Conclusion: The aberrant methylation status plays a critical role in the precision usage of APs in HCC, which sheds light on the mechanism of cancer development and provides a new insight into cancer screening and treatment.
A case of locally advanced adenosquamous carcinoma of the cecum with long-term survival
A 63-year-old woman was admitted to our hospital with a right lower abdominal mass and general fatigue. Preoperative examination suggested a large ovarian tumor or cecal carcinoma. However, her intraoperative diagnosis was colon cancer; we therefore performed an ileocecal resection with oophorectomy. The tumor was pathologically diagnosed as adenosquamous carcinoma T4bN1M-stage IIIa.
We administrated CapeOX adjuvant chemotherapy for 6 months. Adenosquamous carcinoma is extremely rare, at around 0.1% of all colorectal cancers, and usually has a poor prognosis. The patient is still alive without recurrence after 84 post-operative months, even with later developments of metachronous early colorectal cancer and breast cancer. We herein report a rare case of cecal ASC with good prognosis.
Background: Several studies have compared the use of dried blot spot (DBS) as an alternative to plasma specimens, mainly using Whatman 903 cards as filter paper. The aim of this study was to evaluate the use of Whatman FTA card (FTA card) specimens for HIV-1 viral load testing compared to plasma specimens using two real-time PCR assays manufactured by Roche and Abbott.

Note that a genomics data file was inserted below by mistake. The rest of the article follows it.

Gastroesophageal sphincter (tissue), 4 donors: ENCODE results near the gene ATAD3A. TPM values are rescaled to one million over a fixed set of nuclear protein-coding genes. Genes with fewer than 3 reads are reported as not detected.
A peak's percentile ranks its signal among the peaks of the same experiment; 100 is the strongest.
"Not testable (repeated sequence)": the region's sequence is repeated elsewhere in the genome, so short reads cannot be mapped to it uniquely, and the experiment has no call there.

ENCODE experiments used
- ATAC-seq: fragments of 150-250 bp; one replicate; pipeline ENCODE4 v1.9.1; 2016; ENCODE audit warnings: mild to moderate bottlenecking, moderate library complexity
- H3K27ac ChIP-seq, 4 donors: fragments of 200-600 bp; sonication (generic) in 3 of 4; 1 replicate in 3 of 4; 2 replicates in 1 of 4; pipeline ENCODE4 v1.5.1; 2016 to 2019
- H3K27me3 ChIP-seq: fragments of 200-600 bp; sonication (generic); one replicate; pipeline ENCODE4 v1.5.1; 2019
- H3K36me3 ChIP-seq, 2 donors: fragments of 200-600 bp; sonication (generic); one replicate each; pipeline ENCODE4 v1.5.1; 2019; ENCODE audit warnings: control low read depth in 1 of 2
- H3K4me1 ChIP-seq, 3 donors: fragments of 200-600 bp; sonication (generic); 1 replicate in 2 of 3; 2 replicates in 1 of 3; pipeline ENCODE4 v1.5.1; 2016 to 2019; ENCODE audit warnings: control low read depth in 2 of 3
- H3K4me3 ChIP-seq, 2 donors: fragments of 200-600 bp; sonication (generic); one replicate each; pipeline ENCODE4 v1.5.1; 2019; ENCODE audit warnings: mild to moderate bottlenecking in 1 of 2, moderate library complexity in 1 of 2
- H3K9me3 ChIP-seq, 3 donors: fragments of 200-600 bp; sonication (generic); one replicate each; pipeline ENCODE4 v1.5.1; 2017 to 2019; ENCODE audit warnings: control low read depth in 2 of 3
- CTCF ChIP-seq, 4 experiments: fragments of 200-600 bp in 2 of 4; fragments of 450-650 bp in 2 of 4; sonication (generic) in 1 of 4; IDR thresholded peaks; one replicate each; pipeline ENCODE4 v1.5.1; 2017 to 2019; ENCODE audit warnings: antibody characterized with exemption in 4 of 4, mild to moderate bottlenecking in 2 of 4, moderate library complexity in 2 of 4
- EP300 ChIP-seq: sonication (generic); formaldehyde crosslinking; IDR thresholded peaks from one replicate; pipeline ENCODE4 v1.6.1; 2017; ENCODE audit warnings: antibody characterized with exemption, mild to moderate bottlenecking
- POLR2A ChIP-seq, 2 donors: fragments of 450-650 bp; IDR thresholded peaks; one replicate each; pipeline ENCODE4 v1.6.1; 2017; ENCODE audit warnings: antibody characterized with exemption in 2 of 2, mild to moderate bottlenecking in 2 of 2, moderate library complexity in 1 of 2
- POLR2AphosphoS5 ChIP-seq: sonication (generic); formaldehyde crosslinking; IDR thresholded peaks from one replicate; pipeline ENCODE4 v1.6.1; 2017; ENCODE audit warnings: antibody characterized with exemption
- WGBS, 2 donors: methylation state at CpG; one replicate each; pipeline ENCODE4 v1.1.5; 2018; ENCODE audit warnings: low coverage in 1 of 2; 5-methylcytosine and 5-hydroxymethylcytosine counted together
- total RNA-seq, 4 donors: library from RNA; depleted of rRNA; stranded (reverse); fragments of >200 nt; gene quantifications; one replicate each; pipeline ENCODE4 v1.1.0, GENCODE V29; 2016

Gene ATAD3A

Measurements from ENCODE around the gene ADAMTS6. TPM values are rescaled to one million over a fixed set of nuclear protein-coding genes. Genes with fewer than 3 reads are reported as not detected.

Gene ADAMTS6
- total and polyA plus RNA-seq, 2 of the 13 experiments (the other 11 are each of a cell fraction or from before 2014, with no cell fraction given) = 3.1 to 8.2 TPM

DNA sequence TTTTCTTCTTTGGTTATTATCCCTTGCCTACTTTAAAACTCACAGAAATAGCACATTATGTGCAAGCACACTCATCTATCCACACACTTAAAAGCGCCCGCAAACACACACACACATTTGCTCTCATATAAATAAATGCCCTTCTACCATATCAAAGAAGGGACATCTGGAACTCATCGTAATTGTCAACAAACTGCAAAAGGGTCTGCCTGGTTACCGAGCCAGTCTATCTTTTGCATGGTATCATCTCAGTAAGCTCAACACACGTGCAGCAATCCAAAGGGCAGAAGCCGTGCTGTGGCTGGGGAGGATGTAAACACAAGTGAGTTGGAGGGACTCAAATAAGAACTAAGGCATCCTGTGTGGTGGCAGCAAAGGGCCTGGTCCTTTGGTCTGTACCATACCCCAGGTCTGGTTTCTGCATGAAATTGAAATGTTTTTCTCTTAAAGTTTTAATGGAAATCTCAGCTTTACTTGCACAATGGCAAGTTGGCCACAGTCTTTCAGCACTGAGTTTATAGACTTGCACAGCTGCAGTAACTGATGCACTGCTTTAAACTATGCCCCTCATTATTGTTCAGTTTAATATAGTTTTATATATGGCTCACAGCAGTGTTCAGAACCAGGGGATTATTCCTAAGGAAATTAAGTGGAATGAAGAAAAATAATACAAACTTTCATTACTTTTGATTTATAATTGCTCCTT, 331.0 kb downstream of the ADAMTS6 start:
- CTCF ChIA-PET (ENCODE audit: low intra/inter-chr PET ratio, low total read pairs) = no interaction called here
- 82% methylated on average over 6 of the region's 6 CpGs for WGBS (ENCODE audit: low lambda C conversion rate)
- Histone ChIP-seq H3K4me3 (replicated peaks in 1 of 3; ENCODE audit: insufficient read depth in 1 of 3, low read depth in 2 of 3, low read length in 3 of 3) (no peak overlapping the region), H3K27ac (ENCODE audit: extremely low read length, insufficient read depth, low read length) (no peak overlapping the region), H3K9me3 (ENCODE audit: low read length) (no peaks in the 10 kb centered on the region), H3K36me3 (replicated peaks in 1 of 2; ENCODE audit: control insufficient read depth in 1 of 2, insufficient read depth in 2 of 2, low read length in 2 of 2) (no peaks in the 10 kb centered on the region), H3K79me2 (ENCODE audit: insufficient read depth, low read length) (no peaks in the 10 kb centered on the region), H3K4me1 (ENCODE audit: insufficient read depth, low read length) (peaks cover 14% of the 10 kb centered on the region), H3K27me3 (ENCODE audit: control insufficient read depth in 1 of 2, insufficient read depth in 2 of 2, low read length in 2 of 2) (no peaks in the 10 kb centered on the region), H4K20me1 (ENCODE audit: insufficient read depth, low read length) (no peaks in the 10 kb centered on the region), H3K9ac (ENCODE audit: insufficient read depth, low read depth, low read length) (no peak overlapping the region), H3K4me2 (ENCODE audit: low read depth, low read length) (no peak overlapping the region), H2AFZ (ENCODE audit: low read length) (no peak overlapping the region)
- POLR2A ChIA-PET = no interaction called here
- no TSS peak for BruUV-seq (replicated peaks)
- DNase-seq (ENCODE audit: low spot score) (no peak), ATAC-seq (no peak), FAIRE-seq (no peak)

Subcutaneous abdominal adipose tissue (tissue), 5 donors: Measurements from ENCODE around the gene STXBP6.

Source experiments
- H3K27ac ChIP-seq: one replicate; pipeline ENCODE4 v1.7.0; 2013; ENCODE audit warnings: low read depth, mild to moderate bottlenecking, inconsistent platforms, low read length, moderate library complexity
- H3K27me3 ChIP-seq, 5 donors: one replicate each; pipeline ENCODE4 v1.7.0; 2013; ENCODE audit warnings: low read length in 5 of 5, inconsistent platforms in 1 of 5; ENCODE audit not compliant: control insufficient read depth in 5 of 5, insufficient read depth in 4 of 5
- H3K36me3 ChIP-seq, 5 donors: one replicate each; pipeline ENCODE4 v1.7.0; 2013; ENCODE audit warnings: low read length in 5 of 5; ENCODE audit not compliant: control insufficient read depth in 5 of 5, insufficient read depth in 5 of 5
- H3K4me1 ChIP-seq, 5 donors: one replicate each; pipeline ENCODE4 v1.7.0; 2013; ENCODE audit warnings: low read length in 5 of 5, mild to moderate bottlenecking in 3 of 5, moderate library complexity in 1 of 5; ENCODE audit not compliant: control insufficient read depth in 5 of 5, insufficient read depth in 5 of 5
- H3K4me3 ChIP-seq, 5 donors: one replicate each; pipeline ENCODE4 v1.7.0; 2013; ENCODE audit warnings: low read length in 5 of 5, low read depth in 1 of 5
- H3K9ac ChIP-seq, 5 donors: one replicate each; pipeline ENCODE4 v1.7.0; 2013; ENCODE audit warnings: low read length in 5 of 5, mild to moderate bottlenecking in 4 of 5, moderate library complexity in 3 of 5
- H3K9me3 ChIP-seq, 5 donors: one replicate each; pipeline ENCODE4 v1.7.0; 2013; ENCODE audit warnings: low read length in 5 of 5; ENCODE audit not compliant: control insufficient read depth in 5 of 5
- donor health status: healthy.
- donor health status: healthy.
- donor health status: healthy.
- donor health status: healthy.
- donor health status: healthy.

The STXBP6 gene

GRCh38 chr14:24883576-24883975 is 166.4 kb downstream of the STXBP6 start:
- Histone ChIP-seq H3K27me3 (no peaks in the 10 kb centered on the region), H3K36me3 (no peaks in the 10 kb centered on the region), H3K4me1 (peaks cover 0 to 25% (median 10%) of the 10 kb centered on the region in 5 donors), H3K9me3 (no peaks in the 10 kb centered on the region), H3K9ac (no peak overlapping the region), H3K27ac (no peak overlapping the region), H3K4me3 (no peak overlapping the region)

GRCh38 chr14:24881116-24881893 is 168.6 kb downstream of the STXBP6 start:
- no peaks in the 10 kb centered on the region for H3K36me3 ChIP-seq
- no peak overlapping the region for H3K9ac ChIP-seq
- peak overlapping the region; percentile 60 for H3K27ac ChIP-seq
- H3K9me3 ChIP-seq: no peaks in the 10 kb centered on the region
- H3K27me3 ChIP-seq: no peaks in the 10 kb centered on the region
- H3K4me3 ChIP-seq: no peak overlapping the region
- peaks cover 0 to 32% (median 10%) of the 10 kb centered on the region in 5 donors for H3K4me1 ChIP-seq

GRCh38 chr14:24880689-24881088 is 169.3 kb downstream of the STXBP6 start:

Methodology: A cross-sectional study was conducted between April 2017 and September 2017 on HIV-1 patients admitted to Yalgado Ouédraogo Teaching Hospital. Paired FTA cards and plasma specimens were collected and analysed using the Abbott Real-Time HIV-1 assay (Abbott) and COBAS AmpliPrep/COBAS TaqMan v2.0 (Roche).
Results: In total, 107 patients were included. No statistical differences (P>0.05) were observed between the mean viral loads obtained from the FTA cards and those of the plasma specimens using the Roche and Abbott assays. In total, 29 samples with Roche and 15 samples with Abbott assay showed discrepant results. At viral loads of ≤1000 copies ml-1, the sensitivity and specificity of the FTA cards were 78.6 and 100% with Roche, and 92.3 and 95.9% with Abbott, respectively. Both the Roche and Abbott assays showed good correlation and agreement between the FTA cards and plasma values.
Conclusion: Our study demonstrates the feasibility of using FTA card filter paper for HIV-1 viral load testing. However, further studies will be required https://biodas.org/ for the validation of the use of FTA card filter paper in HIV-1 treatment monitoring.